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Babies who are breastfed for 12 months or longer develop better thinking skills, study finds

The results were not affected by the mother’s cognitive abilities or socioeconomic status

Saman Javed
Thursday 26 May 2022 10:35 BST
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The results were not affected by the mother’s cognitive abilities or socioeconomic status.
The results were not affected by the mother’s cognitive abilities or socioeconomic status. (Getty Images/iStockphoto)

Children who are breastfed for longer develop better verbal and cognitive skills, according to a new study.

Researchers at the University of Oxford analysed data on 7,855 infants born between 2000-2002, who were followed until age 14 as part of the UK Millennium Cohort Study.

They found that those who had been breastfed longer performed better on a range of tests taken at age 5, 7, 11 and 14.

The results were not affected by the mother’s cognitive abilities or socioeconomic status.

While previous studies had identified a link between breastfeeding and children’s intelligence, a causal relationship has been debated.

For the study, researchers grouped the children according to how long they had been breastfed as babies – from less than two months to more than 12 months.

They carried out tests which measured the children’s vocabulary, verbal reasoning and reading skills and how well they could express themselves. The children were also assessed on spatial problem-solving skills.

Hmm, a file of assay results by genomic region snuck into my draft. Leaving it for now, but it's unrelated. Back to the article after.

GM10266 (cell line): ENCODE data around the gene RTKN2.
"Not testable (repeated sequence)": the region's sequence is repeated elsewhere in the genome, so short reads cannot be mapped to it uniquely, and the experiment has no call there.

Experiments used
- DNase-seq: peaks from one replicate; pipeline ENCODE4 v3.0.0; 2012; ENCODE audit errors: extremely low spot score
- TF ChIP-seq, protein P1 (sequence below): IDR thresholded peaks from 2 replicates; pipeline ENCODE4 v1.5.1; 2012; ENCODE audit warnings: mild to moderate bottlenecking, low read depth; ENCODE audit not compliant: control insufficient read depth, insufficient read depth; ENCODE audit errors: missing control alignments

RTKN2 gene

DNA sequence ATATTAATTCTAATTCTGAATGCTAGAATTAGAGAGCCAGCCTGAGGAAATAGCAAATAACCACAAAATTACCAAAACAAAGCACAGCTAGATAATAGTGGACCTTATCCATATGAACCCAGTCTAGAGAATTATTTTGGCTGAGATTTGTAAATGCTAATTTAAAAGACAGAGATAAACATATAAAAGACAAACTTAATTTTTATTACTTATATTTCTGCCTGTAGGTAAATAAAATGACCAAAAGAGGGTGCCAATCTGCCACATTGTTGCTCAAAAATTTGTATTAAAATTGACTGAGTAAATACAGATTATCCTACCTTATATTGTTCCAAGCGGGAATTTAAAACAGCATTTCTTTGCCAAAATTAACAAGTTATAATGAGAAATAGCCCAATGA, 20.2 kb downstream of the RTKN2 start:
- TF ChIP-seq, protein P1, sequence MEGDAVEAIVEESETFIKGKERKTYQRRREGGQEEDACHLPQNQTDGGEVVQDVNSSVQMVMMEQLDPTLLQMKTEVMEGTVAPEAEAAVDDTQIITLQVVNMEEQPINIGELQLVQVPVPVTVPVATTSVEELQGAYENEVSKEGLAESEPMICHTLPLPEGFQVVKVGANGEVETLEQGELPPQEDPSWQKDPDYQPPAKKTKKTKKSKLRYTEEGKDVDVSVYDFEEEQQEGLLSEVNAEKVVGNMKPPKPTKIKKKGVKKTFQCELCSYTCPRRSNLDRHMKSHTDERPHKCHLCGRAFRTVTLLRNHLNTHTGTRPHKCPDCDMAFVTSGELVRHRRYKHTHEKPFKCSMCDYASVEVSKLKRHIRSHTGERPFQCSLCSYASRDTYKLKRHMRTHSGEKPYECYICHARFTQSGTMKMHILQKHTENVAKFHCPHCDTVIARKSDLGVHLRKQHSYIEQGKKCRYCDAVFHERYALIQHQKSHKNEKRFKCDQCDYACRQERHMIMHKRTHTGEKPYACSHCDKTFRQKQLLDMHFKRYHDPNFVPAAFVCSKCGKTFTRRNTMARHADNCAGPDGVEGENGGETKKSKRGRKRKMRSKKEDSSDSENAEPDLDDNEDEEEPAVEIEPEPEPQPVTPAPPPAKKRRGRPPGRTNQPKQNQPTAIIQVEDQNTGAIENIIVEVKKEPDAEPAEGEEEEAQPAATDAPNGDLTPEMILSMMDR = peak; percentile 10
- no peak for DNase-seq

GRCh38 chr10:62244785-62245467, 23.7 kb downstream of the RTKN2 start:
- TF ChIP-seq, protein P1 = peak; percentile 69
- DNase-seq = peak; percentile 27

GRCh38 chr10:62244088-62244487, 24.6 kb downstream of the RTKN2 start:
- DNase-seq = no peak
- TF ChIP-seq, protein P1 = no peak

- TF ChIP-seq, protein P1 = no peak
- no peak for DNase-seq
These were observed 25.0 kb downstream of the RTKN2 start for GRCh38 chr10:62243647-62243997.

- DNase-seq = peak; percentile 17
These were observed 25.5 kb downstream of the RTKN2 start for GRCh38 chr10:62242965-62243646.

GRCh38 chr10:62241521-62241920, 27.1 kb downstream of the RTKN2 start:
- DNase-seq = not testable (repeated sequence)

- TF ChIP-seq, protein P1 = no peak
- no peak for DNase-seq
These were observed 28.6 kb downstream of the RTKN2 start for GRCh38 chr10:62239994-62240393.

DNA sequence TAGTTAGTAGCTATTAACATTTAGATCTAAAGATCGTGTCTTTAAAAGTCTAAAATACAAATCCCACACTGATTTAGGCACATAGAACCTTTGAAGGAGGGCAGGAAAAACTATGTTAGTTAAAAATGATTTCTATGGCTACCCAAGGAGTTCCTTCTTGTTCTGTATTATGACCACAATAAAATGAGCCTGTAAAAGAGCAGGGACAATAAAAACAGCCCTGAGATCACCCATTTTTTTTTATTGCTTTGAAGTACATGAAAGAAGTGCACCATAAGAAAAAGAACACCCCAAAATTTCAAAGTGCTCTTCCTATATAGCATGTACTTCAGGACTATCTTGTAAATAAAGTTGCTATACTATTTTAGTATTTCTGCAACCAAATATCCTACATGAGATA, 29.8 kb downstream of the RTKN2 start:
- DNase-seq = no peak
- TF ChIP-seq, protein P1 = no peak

Those who were breastfed for 12 months or longer scored higher in all tests up to age 14.

The authors of the study said that the differences in test scores between the groups were “small for an individual child but could be important at the population level”.

“There is some debate about whether breastfeeding a baby for a longer period of time improves their cognitive development. In the UK women who have more educational qualifications and are more economically advantaged tend to breastfeed for longer,” the authors commented.

“In addition, this group tends to score more highly on cognitive tests. These differences could explain why babies who breastfeed for longer do better in cognitive assessments.

“However, in our study, we found that even after taking these differences into account, children breastfed for longer scored higher in cognitive measures up to age 14, in comparison to children who were not breastfed.”

The UK has one of the lowest breastfeeding rates in the world.

The NHS recommends that babies are fed exclusively on breastmilk for the first six months after birth.

In 2010, the Infant Feeding Survey found that 81 per cent of mothers attempt to breastfeed their newborn babies, but by the end of the first week more than half of those babies had some kind of formula.

According to Latch Aid, an app that provides support and guidance for mothers who want to breastfeed, 90 per cent of women who give up breastfeeding do so quicker than they want to.

Some women said they stopped breastfeeding because of pain and lack of support. This breastfeeding pain is largely caused by incorrect latching and subsequent nipple damage, Latch Aid said.

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